We will deny a FOIA request, in whole or in part, only if the information is covered by one of the nine exemptions listed above, and (1) a statute or Executive order prohibits disclosure or (2) release of the information could be harmful to an individual, a business, or the Government. We may also deny your request for a fee waiver (or reduction) if we determine that disclosure of the information is not in the public interest. In either instance, we will give you the reason for the denial in writing, the name of the person(s) responsible for the denial, and inform you of your right to appeal the decision. In addition, if the records you seek are not located or do not exist at the FLETC, we will notify you in writing of your right to appeal. You also have a right to appeal, if you have not heard from us within 20 workdays or if we deny your request for expedited processing.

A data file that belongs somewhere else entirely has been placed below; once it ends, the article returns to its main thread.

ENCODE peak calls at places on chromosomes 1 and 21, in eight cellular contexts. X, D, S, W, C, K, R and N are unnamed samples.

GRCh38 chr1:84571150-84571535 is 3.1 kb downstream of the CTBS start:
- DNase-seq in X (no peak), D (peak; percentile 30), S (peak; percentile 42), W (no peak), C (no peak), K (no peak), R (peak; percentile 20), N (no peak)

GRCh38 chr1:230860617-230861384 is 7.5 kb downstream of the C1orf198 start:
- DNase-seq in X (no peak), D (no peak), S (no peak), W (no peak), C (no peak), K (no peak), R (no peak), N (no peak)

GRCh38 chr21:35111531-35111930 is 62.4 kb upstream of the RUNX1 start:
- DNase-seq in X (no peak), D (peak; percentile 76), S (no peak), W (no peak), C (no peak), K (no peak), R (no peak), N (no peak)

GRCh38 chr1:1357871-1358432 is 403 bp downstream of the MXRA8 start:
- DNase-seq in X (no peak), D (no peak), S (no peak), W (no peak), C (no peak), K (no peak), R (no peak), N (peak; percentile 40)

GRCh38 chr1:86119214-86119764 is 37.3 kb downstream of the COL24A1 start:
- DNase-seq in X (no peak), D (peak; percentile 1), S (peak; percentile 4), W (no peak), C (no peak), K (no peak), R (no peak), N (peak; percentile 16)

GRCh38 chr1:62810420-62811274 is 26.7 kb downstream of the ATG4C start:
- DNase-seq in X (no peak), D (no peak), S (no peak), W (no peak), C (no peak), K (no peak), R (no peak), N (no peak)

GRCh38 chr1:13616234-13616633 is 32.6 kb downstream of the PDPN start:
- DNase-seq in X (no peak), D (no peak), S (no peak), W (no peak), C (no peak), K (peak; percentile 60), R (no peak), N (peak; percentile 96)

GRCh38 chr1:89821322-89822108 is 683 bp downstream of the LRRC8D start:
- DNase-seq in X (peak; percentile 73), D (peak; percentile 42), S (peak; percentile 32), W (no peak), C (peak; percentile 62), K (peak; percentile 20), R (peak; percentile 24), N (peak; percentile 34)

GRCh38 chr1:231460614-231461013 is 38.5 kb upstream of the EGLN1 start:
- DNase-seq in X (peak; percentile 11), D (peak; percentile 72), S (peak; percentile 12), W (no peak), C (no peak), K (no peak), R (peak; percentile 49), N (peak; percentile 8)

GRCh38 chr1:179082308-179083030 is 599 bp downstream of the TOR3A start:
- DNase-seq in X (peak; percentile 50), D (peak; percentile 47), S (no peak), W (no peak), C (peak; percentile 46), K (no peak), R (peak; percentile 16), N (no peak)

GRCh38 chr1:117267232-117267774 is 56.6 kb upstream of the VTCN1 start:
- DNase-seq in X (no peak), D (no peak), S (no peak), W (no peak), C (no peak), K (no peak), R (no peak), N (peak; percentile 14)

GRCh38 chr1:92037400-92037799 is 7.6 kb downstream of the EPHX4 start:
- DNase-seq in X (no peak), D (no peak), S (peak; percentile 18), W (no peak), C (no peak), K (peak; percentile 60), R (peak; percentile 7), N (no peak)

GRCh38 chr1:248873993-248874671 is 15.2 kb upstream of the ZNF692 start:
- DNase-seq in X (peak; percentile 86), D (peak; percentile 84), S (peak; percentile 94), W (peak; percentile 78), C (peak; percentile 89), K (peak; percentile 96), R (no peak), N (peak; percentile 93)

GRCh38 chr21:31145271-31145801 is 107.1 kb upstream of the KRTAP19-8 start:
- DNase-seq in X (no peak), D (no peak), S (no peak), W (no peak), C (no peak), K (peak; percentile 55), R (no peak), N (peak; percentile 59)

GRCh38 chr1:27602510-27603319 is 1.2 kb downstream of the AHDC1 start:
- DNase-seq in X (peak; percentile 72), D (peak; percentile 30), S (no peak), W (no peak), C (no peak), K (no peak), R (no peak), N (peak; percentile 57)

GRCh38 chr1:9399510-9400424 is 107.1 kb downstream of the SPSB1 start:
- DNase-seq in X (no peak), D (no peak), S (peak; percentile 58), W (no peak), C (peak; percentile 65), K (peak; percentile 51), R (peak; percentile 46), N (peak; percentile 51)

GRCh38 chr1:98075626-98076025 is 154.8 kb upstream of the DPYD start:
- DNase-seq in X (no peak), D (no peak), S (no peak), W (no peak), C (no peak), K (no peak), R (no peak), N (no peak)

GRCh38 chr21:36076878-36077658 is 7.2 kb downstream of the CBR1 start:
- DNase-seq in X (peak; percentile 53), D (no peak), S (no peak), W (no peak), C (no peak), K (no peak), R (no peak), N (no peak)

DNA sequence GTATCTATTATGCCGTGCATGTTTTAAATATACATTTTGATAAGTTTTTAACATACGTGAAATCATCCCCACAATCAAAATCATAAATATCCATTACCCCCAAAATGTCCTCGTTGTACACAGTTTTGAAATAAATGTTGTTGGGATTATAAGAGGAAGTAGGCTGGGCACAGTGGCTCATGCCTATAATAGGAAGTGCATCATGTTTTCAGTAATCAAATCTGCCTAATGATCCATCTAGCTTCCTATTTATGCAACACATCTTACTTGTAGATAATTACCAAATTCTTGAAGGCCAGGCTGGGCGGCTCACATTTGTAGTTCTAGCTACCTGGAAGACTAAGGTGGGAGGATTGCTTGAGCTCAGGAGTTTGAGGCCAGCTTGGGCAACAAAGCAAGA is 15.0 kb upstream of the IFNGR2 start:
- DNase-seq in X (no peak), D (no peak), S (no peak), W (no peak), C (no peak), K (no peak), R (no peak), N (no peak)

You have the right to appeal a decision to withhold records, a "no records" response, a denial of a request for a fee waiver (or reduction), or a denial of a request for expedited processing. You must submit any such appeal 60 days of our decision.
You should send a letter to the FLETC FOIA Appeals Officer within 35 days at the following address:
Federal Law Enforcement Training Center
Building #681, Suite 187B
Glynco, GA 31524
The appeal should contain the basis for disagreement with the initial denial. You must include copies of the original request for information and our letter of denial (or final response). You do not need to enclose copies of any documents released to you.
We have 20 workdays to respond to your appeal after we receive it. Under certain circumstances, we may also require an extension of up to 10 workdays. If, however, we took an additional 10 days to respond to your initial request, we are not entitled to an extension of the appeal. However, we may contact you and invite you to agree to a voluntary extension of time. The voluntary extension will not exceed 10 workdays, unless exceptional circumstances require a longer period.